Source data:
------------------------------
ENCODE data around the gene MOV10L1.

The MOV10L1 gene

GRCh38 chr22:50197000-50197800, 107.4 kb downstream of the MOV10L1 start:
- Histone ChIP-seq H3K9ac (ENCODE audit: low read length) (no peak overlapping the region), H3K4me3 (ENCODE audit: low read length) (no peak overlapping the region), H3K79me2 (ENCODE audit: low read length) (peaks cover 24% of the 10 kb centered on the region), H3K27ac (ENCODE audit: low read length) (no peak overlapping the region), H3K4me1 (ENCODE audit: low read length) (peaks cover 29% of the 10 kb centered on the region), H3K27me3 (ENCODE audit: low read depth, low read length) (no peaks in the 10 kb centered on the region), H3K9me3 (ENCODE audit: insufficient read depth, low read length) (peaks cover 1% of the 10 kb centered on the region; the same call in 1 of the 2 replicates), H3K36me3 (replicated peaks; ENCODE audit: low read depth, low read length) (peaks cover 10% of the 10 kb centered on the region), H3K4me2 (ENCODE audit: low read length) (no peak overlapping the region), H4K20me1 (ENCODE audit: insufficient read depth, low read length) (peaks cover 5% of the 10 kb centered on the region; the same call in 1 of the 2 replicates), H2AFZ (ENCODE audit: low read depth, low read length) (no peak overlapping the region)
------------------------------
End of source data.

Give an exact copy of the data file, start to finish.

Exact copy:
ENCODE data around the gene MOV10L1.

The MOV10L1 gene

GRCh38 chr22:50197000-50197800, 107.4 kb downstream of the MOV10L1 start:
- Histone ChIP-seq H3K9ac (ENCODE audit: low read length) (no peak overlapping the region), H3K4me3 (ENCODE audit: low read length) (no peak overlapping the region), H3K79me2 (ENCODE audit: low read length) (peaks cover 24% of the 10 kb centered on the region), H3K27ac (ENCODE audit: low read length) (no peak overlapping the region), H3K4me1 (ENCODE audit: low read length) (peaks cover 29% of the 10 kb centered on the region), H3K27me3 (ENCODE audit: low read depth, low read length) (no peaks in the 10 kb centered on the region), H3K9me3 (ENCODE audit: insufficient read depth, low read length) (peaks cover 1% of the 10 kb centered on the region; the same call in 1 of the 2 replicates), H3K36me3 (replicated peaks; ENCODE audit: low read depth, low read length) (peaks cover 10% of the 10 kb centered on the region), H3K4me2 (ENCODE audit: low read length) (no peak overlapping the region), H4K20me1 (ENCODE audit: insufficient read depth, low read length) (peaks cover 5% of the 10 kb centered on the region; the same call in 1 of the 2 replicates), H2AFZ (ENCODE audit: low read depth, low read length) (no peak overlapping the region)